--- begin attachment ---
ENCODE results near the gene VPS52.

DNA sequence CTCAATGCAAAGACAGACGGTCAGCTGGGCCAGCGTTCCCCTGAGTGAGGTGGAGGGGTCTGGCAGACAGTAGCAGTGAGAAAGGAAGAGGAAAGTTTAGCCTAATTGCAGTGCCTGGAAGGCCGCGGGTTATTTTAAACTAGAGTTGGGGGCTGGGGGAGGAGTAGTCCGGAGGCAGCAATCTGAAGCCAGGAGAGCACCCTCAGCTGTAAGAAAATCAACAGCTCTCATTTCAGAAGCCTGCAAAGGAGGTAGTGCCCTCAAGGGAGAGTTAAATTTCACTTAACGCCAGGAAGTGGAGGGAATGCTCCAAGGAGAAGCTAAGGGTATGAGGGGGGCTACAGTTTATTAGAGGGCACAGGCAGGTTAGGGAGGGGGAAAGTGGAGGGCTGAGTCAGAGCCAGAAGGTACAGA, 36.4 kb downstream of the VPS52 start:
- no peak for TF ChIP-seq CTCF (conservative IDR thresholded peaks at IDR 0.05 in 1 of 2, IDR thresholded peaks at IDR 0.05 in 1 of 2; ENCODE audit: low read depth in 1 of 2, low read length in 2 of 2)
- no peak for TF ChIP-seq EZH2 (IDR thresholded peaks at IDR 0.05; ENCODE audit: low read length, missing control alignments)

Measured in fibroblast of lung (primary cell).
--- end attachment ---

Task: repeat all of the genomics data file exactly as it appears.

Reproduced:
ENCODE results near the gene VPS52.

DNA sequence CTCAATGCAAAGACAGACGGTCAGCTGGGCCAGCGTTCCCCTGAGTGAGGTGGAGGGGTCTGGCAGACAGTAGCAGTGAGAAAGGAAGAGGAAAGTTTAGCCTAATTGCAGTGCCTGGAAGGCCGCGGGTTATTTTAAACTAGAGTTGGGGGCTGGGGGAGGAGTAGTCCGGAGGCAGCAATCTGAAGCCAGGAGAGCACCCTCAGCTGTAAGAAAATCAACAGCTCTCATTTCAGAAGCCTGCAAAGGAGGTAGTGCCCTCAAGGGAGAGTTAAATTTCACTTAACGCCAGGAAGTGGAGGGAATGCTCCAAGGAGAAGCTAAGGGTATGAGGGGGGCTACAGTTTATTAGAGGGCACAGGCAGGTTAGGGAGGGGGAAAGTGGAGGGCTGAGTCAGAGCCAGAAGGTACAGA, 36.4 kb downstream of the VPS52 start:
- no peak for TF ChIP-seq CTCF (conservative IDR thresholded peaks at IDR 0.05 in 1 of 2, IDR thresholded peaks at IDR 0.05 in 1 of 2; ENCODE audit: low read depth in 1 of 2, low read length in 2 of 2)
- no peak for TF ChIP-seq EZH2 (IDR thresholded peaks at IDR 0.05; ENCODE audit: low read length, missing control alignments)

Measured in fibroblast of lung (primary cell).